Refined OS or chocolate teapot?
With the number of patches that Windows 7 has received over the years, has it become more refined and secure, or is it just a chocolate teapot that will never be fit for purpose?
It may be 2004 within the bowels of Redmond, but the eyes of Windows 7 users are nervously fixed on 2020 as the end of support nears. Freebie year for some on old-hat OS Like a tot excitedly fumbling with the second window of their advent calendar, Microsoft flung open the doors to customers hoping to keep security updates …
I agree but there are some things I like in Windows 10 that Windows 7 misses. Native ISO support is one of them. I know you can get imgburn etc for Windows 7 but just having it built into Windows 10 makes it easier.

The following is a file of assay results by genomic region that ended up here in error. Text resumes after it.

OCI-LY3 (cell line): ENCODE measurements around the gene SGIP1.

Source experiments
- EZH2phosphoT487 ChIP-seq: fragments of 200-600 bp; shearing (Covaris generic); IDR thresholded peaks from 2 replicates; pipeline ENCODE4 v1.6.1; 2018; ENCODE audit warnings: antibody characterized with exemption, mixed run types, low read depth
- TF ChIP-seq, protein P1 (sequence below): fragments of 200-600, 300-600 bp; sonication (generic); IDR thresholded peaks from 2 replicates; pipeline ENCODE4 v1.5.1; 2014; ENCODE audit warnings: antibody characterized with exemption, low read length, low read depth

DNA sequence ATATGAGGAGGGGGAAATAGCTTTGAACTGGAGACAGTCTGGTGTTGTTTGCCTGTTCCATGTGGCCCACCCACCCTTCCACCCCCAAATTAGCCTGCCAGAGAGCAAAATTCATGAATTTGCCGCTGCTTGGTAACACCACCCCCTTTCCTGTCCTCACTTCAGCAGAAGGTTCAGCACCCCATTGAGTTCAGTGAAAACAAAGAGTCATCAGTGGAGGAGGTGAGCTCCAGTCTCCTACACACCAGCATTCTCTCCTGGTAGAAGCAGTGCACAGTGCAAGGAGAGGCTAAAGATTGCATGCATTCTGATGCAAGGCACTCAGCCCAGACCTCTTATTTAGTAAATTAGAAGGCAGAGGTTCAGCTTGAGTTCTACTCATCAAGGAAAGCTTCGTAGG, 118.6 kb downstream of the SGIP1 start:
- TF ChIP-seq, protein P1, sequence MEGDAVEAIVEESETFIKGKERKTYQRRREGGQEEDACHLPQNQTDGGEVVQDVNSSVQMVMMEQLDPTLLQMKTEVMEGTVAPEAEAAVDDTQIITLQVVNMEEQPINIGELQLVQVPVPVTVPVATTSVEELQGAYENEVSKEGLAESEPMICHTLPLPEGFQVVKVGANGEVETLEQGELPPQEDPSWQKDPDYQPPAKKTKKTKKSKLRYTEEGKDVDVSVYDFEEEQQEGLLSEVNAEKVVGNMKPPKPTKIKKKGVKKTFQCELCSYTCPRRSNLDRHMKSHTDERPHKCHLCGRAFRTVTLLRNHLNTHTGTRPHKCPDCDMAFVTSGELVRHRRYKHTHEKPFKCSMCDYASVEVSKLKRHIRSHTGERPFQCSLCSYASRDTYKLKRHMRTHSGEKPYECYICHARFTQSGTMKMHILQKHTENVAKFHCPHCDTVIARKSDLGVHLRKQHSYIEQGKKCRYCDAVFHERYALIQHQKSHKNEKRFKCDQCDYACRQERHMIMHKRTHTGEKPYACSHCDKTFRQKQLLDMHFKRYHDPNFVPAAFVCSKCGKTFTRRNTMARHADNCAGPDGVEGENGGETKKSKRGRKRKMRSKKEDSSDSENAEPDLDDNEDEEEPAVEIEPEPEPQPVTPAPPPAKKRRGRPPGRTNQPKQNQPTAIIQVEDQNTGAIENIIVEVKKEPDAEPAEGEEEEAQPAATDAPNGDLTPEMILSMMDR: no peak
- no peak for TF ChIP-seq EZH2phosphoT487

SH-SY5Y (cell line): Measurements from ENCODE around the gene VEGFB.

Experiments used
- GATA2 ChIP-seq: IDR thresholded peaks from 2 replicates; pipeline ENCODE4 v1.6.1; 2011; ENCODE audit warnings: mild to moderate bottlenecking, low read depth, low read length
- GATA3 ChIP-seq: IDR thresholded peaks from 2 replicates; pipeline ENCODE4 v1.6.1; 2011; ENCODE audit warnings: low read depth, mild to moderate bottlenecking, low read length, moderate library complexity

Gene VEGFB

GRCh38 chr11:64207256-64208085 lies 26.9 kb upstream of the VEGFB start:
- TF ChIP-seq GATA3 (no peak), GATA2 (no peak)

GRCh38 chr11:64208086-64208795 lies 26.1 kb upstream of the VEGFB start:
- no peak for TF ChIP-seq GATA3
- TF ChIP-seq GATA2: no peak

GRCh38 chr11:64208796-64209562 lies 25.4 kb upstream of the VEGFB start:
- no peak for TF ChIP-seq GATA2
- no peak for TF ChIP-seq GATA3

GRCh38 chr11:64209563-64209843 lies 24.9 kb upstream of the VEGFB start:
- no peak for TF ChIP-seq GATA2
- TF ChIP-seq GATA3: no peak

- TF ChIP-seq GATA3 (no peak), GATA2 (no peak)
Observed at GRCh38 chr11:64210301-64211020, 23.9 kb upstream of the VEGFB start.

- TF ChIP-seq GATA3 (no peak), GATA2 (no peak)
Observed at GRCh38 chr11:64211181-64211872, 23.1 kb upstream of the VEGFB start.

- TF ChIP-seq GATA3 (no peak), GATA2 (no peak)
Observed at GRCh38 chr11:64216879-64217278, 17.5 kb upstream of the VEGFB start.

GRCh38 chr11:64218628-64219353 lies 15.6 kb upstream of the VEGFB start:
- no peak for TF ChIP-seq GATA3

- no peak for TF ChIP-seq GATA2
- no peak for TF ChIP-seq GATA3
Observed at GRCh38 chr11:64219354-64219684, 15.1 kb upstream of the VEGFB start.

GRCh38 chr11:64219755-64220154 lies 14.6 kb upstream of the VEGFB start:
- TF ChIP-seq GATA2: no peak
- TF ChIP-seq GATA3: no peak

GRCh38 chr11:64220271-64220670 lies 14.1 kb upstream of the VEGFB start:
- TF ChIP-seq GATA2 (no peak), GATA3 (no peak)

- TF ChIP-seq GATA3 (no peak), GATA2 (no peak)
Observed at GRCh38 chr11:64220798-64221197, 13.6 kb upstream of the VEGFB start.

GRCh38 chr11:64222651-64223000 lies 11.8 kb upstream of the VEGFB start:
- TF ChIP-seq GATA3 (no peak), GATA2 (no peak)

Hating Click to Run Office solutions though. When there is an update you have no control, can't control it with WSUS. So it's update or don't update. And if MS role out a broken Click to Run update then you're fucked and have to wait for enough people to moan for them to role out a patch. A patch you can't afford as it's not part of WSUS.
I am currently on W10 since my old laptop transcended to brick status, my new rig came with W10 installed.
It feels like some things are missing with a view to you buying them later and other things ( a lot of them) are installed for no good reason that you will be charged for later if you don't get rid of them.
Overall, it's like buying a house with an IoT fitted kitchen but no glazing.
W7 was really a resurrection of XP just to fill in until Wasaservice could be foisted on the Windows world. I'm waiting for a service pack I have to pay for, that will be Linux time.
"installed with no good reason"
Just did a Win10 instal (refresh effectively) on a PC upgrade today... Win10 automatically downloaded the "audio radar" driver for the soundcard, and activated it, and plastered a surround sound radar map over the display for us to know where the sound was coming from.